Kansas and Missouri pause Johnson & Johnson vaccine distribution following federal concern
Both Kansas and Missouri have paused distribution of the Johnson & Johnson vaccine following federal concerns about reported incidents of blood clot development from people who received it.
Six individuals so far out of over 6 million in the United States have reported development of a rare and severe type of blood clot. Even though these numbers demonstrate an extremely small likelihood of this side effect so far, Lee Norman, secretary of the Kansas Department of Health and Environment, said Tuesday that the numbers are significant enough to call for a pause.
He predicts the impact of this pause on the state won’t be large because Johnson & Johnson made up an already small percentage of administered shots at only roughly 3% so far, according to KDHE.
“I don’t think it’s going to be a huge setback because the last few weeks we talked about all the Johnson & Johnson vaccine we were supposed to be getting out but for a variety of production and other reasons, it never materialized,” Norman says.
This halt in distribution is a recommendation from KDHE, not a mandate. Regardless, this leaves county health departments and pharmacies to determine how to proceed with mass vaccination clinics and appointments originally expected to involve Johnson & Johnson vaccine distribution without much time to do so.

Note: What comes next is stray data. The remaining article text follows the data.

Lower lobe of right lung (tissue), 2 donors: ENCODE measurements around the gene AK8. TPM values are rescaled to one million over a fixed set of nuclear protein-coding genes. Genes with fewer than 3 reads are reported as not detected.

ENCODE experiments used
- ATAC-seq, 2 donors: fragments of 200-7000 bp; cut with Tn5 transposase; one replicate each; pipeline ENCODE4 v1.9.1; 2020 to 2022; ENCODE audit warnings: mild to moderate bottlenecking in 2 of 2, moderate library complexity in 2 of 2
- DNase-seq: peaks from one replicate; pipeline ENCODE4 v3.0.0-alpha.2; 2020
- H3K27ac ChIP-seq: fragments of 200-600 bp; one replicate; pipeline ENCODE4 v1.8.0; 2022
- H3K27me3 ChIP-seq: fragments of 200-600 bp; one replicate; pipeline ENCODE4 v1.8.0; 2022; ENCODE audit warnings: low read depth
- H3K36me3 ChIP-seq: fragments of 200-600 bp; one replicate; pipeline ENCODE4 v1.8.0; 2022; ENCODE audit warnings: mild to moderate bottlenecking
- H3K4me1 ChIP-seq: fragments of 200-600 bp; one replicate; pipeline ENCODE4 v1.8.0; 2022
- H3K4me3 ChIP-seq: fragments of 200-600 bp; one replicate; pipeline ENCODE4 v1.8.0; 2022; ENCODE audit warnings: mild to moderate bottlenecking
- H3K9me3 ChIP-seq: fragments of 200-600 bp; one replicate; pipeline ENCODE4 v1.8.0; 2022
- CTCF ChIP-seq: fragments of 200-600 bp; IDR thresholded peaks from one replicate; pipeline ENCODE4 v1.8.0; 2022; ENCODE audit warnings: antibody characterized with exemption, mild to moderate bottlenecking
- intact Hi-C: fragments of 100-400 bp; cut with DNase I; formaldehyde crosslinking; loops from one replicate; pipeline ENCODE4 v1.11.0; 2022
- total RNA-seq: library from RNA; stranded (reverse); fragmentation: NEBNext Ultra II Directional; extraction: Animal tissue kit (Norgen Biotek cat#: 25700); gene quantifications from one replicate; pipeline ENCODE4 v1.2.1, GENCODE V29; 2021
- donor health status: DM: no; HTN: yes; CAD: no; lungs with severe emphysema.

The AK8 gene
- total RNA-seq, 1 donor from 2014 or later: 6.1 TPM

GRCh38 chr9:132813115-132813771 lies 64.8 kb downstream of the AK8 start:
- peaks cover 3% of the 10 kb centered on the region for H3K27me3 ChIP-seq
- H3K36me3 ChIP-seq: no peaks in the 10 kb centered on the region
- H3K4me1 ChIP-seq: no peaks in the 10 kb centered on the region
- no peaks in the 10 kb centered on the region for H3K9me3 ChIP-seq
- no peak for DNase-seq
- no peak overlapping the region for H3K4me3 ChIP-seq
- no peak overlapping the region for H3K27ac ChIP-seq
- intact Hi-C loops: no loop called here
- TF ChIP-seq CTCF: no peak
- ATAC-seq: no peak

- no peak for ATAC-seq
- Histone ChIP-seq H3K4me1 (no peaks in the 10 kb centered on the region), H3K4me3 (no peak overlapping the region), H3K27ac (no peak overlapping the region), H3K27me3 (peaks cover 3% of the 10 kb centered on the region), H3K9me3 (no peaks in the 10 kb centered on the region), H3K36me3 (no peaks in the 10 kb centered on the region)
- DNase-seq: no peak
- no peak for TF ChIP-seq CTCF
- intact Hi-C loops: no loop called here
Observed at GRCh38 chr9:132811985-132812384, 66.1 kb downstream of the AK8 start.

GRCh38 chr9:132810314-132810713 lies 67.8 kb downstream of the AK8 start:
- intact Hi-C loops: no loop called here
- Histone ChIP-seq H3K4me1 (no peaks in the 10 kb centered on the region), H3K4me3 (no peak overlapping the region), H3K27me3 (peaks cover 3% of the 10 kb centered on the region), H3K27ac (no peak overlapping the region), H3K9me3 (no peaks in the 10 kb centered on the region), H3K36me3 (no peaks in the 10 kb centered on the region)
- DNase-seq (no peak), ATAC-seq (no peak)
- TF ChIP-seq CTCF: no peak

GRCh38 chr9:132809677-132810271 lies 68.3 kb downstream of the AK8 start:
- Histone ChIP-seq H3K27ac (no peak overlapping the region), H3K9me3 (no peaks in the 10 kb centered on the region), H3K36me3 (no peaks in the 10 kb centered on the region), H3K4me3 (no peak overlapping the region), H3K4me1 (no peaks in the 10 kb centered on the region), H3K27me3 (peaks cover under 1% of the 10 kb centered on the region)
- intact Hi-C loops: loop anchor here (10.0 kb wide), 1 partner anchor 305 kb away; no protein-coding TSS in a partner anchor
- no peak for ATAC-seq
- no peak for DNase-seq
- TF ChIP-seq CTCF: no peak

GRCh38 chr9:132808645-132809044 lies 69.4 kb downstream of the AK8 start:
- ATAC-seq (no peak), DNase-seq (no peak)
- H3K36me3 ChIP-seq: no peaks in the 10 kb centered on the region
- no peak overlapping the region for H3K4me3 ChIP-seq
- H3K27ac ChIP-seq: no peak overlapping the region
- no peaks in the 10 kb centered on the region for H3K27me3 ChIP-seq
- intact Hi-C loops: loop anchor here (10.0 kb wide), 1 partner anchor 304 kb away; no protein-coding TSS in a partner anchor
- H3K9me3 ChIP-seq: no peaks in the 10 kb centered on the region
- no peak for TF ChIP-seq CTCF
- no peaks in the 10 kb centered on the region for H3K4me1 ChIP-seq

Johnson County and Douglas County both plan to pause giving out the Johnson & Johnson after direction from the state. The Platte County Health Department is asking residents who signed up for an appointment to receive the Johnson & Johnson vaccine to reschedule their appointment through the state’s Vaccine Navigator System or by calling 877-435-8411. The Missouri National Guard is already replacing allocations of Johnson & Johnson with Moderna doses at some of the soonest planned vaccination events.
“JCDHE is following federal and state guidance to pause Johnson & Johnson doses,” says Dr. Sanmi Areola of JCDHE. “Although these side effects are extremely rare, we support further investigation to promote safety of vaccine administration. These platelet-related concerns have not been reported with the Pfizer and Moderna doses. It’s crucial that vaccinations continue, so we can stop COVID-19 and its variants from continuing to spread.”
Sonia Jordan, Director of Informatics at the Lawrence-Douglas County Health Department, says this change of plans shouldn’t affect vaccine availability.
“All of our clinics at the fairgrounds the next two weeks will administer Pfizer doses, as we have primarily at these events since late January,” Jordan says. “We have no planned Johnson & Johnson clinics at this time, so we are at a good place for pausing and waiting for additional guidance that CDC, FDA and KDHE can provide on this. As it is important to administer the vaccines right now, it is critical to ensure those vaccines are safe.”